Mentoring, Coaching and Talent Management
Unfortunately, much of the coaching and mentoring activity that exists is not integrated with other talent management activities. Many talent executives are unaware of the extent to which coaching is happening in their own organizations, let alone taking steps to coordinate it with other development activities.
In the survey “Executive Coaching” (Marshall Goldsmith Partners and The Institute of Executive Development), 57 percent of organizations reported “some” or “no” coordination of coaching with other executive development activities.
Although coaching and mentoring certainly are not substitutes for each other (or any other type of management development), it is a lost opportunity when talent executives do not coordinate them to ensure a baseline level of quality and that corporate and individual developmental goals and tactics are reinforcing each other.
Some organizations, however, do successfully incorporate both mentoring and coaching into their talent management strategy. At Ford Motor Co., executive coaching is conducted using a mix of internal and external coaches, said Tom Grant, the head of executive development. He also said there are mentoring programs for different populations, including new hires, engineers, front-line managers and high potentials, as well as for members of various professional network groups.
“Ideally, a good mentor understands and practices good coaching skills, and that mentoring pays off because it shows people they are valued and provides an individualized experience,” Grant said.
The highly customized nature of both coaching and mentoring enables them to complement other developmental techniques, which often are conducted with a team or larger group.
Another opportunity to leverage the benefits of mentoring is by tying it to talent acquisition at the executive level. Mentoring programs designed to ensure successful onboarding can entice executives, who are increasingly savvy to the difficulty of coming into new organizations.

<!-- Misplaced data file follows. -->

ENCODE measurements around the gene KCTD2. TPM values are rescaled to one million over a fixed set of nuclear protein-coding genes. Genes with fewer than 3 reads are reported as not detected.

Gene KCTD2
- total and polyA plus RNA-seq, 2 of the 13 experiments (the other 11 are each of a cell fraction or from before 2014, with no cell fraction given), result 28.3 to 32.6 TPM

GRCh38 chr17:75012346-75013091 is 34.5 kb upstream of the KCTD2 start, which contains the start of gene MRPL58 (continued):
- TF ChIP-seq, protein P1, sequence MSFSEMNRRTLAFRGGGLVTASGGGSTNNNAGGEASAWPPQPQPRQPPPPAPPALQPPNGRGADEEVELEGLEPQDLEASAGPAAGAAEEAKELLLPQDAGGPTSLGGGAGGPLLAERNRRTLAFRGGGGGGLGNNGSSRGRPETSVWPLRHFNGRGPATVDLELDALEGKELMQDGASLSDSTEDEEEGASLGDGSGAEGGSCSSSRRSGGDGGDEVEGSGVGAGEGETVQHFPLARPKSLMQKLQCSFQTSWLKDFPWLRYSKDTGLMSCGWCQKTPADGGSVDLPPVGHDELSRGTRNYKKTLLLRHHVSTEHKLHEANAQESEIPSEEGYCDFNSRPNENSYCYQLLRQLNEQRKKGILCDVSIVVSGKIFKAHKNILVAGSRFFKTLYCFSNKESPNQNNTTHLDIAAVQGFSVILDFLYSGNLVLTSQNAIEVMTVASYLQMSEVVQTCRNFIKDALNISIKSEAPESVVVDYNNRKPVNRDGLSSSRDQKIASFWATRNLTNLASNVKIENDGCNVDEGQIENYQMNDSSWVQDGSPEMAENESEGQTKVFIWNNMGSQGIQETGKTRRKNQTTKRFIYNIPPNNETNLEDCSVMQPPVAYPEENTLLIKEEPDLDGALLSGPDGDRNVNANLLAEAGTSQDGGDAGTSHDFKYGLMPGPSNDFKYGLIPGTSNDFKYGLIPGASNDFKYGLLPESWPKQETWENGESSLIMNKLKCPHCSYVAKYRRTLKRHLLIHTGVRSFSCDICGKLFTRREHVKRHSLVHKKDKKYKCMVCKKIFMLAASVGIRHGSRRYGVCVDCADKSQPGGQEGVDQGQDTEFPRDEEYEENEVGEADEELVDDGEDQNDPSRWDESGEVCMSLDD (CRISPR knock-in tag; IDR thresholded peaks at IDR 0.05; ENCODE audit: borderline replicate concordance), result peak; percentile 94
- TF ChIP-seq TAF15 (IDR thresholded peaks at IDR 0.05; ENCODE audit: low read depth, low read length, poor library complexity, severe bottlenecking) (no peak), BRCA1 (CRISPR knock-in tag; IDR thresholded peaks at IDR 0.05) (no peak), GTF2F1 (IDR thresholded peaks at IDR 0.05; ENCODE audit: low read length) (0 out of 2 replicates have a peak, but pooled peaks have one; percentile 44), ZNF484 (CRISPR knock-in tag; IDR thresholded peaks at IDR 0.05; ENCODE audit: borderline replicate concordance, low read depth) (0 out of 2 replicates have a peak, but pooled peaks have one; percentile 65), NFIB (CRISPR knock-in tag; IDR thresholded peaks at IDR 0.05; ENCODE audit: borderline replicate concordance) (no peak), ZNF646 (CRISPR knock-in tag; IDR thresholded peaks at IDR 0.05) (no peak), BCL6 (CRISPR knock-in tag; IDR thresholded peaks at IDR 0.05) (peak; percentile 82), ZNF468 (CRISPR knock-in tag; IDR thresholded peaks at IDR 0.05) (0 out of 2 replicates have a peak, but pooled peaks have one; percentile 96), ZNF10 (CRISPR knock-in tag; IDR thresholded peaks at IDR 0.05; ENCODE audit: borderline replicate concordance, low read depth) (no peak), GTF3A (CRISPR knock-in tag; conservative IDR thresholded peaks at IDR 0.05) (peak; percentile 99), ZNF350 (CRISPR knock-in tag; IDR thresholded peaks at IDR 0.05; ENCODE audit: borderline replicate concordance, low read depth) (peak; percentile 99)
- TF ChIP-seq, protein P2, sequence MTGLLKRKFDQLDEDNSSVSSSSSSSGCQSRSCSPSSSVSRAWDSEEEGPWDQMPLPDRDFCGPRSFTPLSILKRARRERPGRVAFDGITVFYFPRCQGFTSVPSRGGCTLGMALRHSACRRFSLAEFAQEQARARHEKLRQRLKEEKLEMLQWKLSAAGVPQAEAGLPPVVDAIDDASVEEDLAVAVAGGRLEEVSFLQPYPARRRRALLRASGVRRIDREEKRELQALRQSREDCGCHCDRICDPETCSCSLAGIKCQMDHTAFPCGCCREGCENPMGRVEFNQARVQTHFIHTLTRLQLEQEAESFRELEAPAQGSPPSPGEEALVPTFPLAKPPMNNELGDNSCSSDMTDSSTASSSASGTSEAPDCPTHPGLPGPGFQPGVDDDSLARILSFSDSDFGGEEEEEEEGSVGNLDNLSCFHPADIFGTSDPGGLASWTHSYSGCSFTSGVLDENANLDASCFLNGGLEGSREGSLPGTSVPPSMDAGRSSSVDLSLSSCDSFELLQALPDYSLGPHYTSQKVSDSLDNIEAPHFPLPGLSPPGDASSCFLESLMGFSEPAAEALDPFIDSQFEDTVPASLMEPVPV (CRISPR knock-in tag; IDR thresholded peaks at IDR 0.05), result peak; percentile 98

Talent executives are growing fearful of the baby boomers’ retirement, as well as the upcoming talent drain in some organizations. Some have figured out how to set up mentoring programs to allow institutional knowledge to gradually transfer to the “new guard” while creating a meaningful role for semiretired executives.
“Effective mentoring relationships can be mutually beneficial for both the organization and senior executives nearing retirement,” said Stacy McManus, Monitor Executive Development management consultant. “They give individuals in the company an important, culturally specific resource who can help them become successful while providing a high-impact role for senior leaders to pass on their knowledge and experience to the leaders of tomorrow.”
Elements of Successful Mentoring Programs
Although mentoring programs can be implemented in varying ways and should be tailored to the organization’s specific needs, there are some common elements that will improve the outcomes.